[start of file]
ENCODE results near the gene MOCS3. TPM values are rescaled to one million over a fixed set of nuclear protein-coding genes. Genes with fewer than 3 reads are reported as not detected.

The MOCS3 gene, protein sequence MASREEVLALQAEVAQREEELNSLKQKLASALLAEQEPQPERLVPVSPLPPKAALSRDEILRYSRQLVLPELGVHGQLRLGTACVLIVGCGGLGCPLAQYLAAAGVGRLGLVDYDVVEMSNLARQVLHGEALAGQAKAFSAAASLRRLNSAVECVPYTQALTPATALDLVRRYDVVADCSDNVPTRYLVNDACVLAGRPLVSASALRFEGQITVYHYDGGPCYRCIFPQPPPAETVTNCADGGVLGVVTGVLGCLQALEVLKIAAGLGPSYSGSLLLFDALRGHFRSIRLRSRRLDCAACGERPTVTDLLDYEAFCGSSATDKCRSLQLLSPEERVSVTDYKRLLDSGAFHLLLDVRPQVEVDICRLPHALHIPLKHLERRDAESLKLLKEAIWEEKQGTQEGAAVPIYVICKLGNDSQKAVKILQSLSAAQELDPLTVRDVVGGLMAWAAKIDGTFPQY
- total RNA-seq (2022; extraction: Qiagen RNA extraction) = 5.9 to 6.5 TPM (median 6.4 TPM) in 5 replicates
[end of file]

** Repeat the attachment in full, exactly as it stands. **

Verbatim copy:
ENCODE results near the gene MOCS3. TPM values are rescaled to one million over a fixed set of nuclear protein-coding genes. Genes with fewer than 3 reads are reported as not detected.

The MOCS3 gene, protein sequence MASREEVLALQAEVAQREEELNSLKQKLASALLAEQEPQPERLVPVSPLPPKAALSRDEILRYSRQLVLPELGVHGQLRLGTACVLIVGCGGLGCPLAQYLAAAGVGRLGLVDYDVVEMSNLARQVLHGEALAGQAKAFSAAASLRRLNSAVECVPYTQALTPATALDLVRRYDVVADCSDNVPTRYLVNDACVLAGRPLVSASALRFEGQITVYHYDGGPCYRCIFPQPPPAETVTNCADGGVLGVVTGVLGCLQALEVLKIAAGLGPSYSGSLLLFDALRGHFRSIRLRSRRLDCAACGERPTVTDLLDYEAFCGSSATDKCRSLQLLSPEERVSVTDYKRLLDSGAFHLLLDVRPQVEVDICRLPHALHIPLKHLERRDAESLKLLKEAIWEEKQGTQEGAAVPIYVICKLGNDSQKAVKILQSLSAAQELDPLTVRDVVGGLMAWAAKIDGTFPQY
- total RNA-seq (2022; extraction: Qiagen RNA extraction) = 5.9 to 6.5 TPM (median 6.4 TPM) in 5 replicates